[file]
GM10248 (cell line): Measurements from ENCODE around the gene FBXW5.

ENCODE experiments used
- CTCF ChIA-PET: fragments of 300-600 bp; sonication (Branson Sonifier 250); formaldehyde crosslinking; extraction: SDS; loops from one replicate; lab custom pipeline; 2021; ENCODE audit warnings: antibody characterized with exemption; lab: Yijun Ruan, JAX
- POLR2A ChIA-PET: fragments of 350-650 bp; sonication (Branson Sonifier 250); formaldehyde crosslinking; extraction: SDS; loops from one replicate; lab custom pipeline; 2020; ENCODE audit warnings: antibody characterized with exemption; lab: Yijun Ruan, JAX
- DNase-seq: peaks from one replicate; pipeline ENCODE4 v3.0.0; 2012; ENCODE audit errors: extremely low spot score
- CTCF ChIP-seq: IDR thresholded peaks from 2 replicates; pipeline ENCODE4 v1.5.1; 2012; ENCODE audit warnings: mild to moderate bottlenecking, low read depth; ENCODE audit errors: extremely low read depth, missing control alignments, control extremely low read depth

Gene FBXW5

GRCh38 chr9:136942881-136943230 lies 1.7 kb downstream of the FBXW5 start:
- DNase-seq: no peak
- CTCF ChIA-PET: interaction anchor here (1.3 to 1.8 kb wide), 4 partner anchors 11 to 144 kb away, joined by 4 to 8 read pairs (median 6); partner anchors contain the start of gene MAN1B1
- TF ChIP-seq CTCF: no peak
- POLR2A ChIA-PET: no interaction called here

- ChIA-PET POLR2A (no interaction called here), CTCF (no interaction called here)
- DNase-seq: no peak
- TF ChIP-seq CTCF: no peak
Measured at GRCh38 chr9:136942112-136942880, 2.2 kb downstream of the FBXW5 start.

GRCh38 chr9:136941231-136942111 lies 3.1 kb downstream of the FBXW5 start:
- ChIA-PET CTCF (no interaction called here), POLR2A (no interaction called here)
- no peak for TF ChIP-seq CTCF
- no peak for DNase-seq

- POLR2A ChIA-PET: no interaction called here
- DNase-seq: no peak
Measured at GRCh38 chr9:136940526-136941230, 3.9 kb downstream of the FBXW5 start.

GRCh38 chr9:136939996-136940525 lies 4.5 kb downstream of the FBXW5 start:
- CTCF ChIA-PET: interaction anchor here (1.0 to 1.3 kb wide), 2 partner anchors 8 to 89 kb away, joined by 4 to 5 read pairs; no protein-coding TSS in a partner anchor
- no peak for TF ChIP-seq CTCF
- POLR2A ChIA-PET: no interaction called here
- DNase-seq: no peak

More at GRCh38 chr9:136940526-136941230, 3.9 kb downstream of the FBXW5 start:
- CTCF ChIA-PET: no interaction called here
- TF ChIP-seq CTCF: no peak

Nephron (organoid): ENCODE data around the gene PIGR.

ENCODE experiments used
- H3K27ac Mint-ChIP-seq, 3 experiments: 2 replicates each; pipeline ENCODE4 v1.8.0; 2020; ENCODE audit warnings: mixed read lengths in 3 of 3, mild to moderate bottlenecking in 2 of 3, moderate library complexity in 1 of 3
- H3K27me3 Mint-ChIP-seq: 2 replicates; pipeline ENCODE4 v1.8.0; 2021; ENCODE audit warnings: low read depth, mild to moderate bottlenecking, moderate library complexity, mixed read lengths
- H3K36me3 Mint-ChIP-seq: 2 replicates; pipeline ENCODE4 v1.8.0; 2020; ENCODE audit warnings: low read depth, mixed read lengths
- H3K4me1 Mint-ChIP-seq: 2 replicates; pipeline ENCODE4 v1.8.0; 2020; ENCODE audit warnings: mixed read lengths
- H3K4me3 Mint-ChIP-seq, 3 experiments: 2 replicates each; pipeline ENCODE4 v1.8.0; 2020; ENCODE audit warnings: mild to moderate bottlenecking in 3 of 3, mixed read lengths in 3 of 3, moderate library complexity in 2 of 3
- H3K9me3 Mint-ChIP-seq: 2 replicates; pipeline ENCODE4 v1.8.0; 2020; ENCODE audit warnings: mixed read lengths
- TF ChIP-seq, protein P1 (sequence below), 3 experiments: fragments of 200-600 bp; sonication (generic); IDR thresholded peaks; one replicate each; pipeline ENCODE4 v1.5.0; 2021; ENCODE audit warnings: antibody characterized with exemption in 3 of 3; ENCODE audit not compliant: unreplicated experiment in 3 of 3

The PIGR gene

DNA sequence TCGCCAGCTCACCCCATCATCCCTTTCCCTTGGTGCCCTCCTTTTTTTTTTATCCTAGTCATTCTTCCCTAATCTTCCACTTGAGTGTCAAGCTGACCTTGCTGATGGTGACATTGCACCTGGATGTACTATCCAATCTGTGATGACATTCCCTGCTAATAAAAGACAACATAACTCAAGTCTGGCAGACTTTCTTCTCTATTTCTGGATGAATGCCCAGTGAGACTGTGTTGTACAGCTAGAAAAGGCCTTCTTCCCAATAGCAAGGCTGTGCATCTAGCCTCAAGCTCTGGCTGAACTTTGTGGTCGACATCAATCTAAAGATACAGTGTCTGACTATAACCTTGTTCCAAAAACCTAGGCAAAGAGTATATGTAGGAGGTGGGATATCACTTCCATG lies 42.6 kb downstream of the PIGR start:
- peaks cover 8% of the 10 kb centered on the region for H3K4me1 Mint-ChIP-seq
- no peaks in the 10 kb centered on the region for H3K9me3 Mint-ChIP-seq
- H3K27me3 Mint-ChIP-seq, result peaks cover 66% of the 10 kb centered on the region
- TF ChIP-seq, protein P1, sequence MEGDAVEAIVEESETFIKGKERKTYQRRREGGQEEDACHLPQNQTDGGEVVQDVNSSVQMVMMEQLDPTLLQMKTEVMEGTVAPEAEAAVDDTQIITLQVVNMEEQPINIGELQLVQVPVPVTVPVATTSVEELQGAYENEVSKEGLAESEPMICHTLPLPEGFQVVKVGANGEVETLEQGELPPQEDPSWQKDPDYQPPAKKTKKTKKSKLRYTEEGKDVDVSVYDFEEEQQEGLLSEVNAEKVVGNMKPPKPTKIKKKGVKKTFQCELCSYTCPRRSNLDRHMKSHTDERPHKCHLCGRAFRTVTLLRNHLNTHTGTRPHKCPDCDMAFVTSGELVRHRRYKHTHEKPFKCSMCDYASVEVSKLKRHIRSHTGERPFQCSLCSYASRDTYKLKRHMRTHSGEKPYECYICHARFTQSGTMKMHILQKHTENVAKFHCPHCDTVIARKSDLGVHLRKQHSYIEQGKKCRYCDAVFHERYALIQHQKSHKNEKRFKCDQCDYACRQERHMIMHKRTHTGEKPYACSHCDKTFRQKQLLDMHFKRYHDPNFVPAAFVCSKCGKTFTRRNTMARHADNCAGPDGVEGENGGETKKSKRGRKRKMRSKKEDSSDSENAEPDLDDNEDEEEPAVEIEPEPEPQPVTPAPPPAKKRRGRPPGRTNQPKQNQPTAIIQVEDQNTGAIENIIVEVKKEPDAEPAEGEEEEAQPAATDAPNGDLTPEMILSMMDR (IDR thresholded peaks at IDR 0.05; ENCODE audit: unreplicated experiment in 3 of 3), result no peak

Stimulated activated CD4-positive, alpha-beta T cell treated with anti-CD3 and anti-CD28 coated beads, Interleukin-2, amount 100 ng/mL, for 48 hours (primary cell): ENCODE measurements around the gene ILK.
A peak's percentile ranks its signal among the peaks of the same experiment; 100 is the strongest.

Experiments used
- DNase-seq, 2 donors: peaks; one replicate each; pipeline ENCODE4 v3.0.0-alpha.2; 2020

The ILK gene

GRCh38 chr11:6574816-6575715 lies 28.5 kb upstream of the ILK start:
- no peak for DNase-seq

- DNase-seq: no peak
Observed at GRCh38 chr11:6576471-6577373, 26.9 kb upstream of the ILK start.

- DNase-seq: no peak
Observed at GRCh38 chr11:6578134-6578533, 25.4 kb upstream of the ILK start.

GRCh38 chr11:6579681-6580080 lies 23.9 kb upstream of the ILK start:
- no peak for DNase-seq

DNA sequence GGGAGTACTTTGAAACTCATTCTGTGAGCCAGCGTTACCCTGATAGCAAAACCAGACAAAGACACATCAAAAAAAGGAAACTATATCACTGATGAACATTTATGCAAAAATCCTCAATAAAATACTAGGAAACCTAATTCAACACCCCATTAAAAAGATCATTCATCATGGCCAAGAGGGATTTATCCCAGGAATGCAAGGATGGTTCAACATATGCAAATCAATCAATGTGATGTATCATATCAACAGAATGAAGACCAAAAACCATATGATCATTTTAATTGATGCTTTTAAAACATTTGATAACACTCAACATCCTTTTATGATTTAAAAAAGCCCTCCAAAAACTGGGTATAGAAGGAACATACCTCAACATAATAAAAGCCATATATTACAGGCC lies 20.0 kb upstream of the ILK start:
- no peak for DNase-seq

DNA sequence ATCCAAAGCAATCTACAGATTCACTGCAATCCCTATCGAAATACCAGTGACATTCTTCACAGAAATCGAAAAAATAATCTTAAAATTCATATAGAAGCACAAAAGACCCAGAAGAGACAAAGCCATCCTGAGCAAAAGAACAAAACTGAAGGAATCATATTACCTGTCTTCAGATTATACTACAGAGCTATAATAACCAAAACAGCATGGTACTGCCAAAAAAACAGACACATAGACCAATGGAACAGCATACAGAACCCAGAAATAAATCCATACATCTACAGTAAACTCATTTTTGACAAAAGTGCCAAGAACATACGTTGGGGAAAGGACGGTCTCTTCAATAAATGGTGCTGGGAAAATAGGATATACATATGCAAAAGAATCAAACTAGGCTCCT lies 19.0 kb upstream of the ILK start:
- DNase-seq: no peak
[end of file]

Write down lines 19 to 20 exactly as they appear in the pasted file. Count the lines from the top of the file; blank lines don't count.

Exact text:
- no peak for TF ChIP-seq CTCF
- no peak for DNase-seq